If you haven’t been yet, MFW is the perfect chance to see the amazing transformation of a piece of history. The Steeple originally opened its doors in 1842 but was demolished in 1895 after a fire. Remains of the original structure can be seen in the foundation and bearings throughout the building. Read the complete article here.
A common trope in Southern music is that most careers begin in a sanctuary on Sunday morning. A new venue in downtown Mobile used to be a church: It's The Steeple on St. Francis, which lies within the walls of the former St. Francis Street Methodist. "I always want to be respectful of what it was designed for. It was designed to worship the Lord. I respect that," says Steeple special event manager Ginna Inge.
The church, dating back nearly 175 years, holds a spot on the National Register of Historic Places. Founded in 1844, it was rebuilt in 1895 after fire swept through. Among the notables in congregations were writer Augusta Jane Evans and cleric Holland Nimmons McTyeire, a founder of Vanderbilt University. Read the complete article here.
LAGNIAPPE: A new life for historic Mobile landmark
With a complete restoration, The Steeple on St. Francis Street is ready to open its doors to guests. The owners, Cliff and Ginna Inge, have been renovating the old St. Francis Street Methodist Church since they purchased the building in early 2014. Renamed The Steeple, it will be used as a multi-functional event space available for rent.
The church was originally opened in 1842, but was destroyed by fires from the Mobile magazine explosion of 1865. A disaster that left hundreds dead and most of downtown severely damaged when 200 tons of shells and powder exploded in a warehouse on Beauregard Street. After the church was tragically charred by those fires, it was later demolished and rebuilt in 1895. Read the complete article here.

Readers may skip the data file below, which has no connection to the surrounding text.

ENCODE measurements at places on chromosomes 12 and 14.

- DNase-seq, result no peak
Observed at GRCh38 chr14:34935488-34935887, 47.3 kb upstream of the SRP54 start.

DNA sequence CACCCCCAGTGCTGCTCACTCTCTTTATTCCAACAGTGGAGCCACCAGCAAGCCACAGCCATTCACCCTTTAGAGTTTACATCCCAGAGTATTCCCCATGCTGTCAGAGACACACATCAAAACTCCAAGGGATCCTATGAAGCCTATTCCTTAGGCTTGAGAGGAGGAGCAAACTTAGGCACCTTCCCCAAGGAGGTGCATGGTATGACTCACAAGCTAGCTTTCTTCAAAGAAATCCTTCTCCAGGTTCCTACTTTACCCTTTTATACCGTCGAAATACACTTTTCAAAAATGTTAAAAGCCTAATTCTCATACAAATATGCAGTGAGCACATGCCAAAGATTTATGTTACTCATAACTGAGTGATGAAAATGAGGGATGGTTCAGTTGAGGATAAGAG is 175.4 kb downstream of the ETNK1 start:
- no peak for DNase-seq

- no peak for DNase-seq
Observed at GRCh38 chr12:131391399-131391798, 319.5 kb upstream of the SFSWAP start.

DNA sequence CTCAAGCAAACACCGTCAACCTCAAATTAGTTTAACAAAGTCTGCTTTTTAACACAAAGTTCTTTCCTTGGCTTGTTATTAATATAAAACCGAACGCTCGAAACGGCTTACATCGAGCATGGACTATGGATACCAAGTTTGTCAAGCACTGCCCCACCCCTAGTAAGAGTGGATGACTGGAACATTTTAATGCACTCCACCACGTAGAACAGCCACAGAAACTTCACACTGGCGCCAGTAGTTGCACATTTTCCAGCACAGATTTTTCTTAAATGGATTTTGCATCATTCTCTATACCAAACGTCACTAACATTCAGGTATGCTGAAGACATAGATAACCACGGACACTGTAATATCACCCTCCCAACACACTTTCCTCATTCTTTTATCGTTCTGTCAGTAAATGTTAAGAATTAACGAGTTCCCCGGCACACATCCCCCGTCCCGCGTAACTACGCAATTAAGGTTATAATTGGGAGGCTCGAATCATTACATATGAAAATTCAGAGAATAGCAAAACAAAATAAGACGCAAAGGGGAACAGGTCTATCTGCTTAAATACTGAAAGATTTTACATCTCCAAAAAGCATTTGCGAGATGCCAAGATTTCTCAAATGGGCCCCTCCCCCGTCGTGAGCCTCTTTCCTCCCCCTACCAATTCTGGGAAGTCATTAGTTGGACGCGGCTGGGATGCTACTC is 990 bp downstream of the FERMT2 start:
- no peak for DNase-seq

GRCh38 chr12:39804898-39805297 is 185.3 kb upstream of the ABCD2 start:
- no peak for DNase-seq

Right around the corner from where this brand new Hilton Garden Inn will sit is where new Mobile meets old Mobile.
“We’re really excited that a historic building has been preserved,” says Carol Hunter with Mobile’s Downtown Alliance. Last June the St. Francis Street church was being renovated. Now, called the Steeple on St. Francis, it’s open as an event center.
“When I first walked in, I was just covered with goosebumps because it was so beautiful! So the first thing that we noticed, there were these glass, aluminum old doors that were put in in the fifties and we immediately said these have got to go!” says Events Coordinator Ginna Inge. Read the complete article and watch the video here.
al.com: Here's 'The Steeple,' In The Historic Heart Of Downtown Mobile
When Marianne Turberville Wilkins was a little girl, she would lie down in her family's usual pew – the third from the back, on the north side – and stare, mesmerized, at the colorful, arched stained-glass windows that went from the floor to the ceiling of the vaulted sanctuary at St. Francis Street United Methodist Church.
Though she was paying no attention to the pastor's sermon on Sundays, the scenes in the stained glass "taught me how to pray," she said.
After creating many other congregations in Mobile, including Ashland Place, Dauphin Way and State Street AME Zion, the church, itself an offshoot of Government Street United Methodist (known as "The Beehive") held its last service in 1993. Located in the heart of downtown Mobile at the corner of St. Francis and Joachim streets... Read the complete article here.